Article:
A handful of industries and companies are defying the downturn in retail as consumers move online to buy things.
They don’t include apparel retailers like Macy’s and TJX, which disappointed on first-quarter earnings. But Walmart, America’s largest brick-and-mortar retailer, proved resilient partly because it invested heavily in beefing up its online operation, including its $US3 billion acquisition of Jet.com.
The ecommerce threat is a common thread for many of the companies that are likely to close stores — over 3,000 closures are expected this year — and in turn lay off workers.
But the changes in behaviour that have slammed some of the big players in the traditional retail space could boost other parts of the consumer discretionary sector.
“Headwinds remain for some particular industries (autos, publishing, some retailers) within discretionary, but we are cautiously optimistic that the overall group should continue to move higher, possibly at a slower rate near-term,” said Lindsey Bell, an investment strategist at CFRA, in a recent note.
“Stock pickers, however, will likely benefit the most.”
Some recent surveys, conducted by firms including TD Bank and JPMorgan Chase, found that millennials are spending more on experiences. For Sebastian Werner, a portfolio manager for US and global growth equities at Deutsche Asset Management, companies that offer experiences over items are likely to outperform in this environment.
The beauty industry is doing fairly well, Werner said. He gave Ulta Beauty as an example that combines physical cosmetics sales with the experience of a makeover. Its shares have gained 42% over the past year.
Werner and other investors have pointed to home improvement as another niche that’s withstanding the broader weakness in retail. Floor & Decor, which went public in late-April and has gained 13% since then, is “proof that this is a retail concept that might work in an environment that doesn’t have the overhang from Amazon,” Werner said.
That’s because of the “touch-and-feel” nature of tiles and other home-improvement supplies. Buyers also often prefer to get in-person advice from a professional at a store.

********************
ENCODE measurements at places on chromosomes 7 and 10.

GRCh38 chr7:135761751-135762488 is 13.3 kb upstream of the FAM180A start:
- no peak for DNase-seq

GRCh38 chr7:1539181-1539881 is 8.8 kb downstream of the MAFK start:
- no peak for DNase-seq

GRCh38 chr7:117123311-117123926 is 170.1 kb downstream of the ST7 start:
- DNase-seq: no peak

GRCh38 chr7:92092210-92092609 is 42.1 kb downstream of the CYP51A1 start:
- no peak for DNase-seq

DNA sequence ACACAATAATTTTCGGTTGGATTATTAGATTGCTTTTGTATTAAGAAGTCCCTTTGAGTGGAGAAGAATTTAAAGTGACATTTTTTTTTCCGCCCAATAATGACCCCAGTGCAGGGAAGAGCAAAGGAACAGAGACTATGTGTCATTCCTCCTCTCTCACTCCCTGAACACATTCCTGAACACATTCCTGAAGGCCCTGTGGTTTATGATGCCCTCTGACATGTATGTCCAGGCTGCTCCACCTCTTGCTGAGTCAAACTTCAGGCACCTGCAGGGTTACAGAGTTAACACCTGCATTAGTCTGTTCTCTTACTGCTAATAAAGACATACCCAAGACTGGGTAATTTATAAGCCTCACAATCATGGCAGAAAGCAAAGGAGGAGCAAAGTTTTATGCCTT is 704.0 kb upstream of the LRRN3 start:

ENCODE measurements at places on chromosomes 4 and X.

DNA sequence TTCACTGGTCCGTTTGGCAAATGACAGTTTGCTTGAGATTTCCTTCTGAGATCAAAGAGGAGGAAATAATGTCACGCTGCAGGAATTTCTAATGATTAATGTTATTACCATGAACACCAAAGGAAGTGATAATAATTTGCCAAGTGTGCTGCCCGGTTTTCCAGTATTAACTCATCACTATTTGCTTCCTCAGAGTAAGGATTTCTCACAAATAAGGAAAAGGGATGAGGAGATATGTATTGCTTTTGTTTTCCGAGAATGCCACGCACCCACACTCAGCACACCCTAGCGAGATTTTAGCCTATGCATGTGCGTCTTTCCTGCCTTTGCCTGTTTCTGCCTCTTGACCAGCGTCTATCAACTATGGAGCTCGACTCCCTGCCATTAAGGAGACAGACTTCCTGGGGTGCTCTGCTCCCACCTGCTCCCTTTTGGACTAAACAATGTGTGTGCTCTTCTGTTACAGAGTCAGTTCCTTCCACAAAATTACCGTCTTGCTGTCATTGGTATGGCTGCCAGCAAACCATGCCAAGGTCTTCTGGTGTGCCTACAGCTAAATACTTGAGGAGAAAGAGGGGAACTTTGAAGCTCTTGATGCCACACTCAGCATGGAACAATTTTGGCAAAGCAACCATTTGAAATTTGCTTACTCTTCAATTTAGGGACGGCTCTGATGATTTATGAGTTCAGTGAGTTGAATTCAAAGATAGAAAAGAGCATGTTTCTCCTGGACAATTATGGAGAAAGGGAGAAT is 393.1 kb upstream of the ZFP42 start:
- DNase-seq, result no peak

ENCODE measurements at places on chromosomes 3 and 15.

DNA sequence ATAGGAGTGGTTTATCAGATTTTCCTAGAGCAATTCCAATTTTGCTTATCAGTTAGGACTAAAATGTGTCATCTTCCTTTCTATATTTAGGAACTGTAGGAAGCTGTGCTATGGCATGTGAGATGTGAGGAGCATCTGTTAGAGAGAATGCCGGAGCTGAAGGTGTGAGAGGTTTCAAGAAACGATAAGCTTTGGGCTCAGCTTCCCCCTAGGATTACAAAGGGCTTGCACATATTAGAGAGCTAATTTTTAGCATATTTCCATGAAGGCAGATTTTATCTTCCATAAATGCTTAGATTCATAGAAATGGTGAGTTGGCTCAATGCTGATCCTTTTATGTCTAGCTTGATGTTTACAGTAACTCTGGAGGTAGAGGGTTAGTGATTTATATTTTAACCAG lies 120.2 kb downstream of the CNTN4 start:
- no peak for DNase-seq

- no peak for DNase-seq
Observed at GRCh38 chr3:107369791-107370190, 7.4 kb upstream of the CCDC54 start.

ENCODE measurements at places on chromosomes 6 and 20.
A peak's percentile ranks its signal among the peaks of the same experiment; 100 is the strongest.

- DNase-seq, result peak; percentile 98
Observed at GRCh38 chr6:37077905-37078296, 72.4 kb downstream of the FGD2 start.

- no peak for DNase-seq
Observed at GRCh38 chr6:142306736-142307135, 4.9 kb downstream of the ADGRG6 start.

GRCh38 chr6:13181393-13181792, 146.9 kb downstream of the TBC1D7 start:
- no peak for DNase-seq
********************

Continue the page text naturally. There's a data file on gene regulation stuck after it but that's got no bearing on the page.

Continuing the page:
Those trends also put gardening retailers in a good spot in this market environment. “If you’re working on your garden now, you don’t want to wait until the UPS car drives to your home in two days,” Werner said. “You just drive to the store.”
Tractor Supply is one of Werner’s preferred companies in this space, although its exposure to oil-producing markets have hurt its performance as the commodity’s price fell and workers lost their jobs.
Another area that stands to benefit from consumers spending more on experiences is travel, specifically cruise lines, Werner told Business Insider. “Most people that have gone on a cruise don’t do it only once, but they become repetitive users,” he said. “They get hooked on the experience, usually.”
He said cruise lines are smart about ways to upsell customers with upgrades like a room with a sea view.
China’s booming cruise industry also offers opportunities for investors, as well as the recent opening up of Cuba for tourists. Although Cuba still needs to upgrade its infrastructure, it offers opportunities for investors who are looking out to the long term, Werner said.
To be involved in consumer discretionary, “you need some concepts that are somewhat differentiated and that are isolated by this ecommerce thing,” Werner added.
More from Akin Oyedele:
- The carnage in retail is good news, but only if you know where to look (ULTA, FND, TSCO)
- Bank of America’s CEO says a pre-crisis idea could make it easier for millennials to buy homes
- HEDGE FUND READING LIST: Hundreds of investors say these 10 finance books are must-reads
- Investors have found one group of winners from the retail apocalypse
- Here’s how rich you’d be if you invested $US1,000 in Amazon when it first went public (AMZN)
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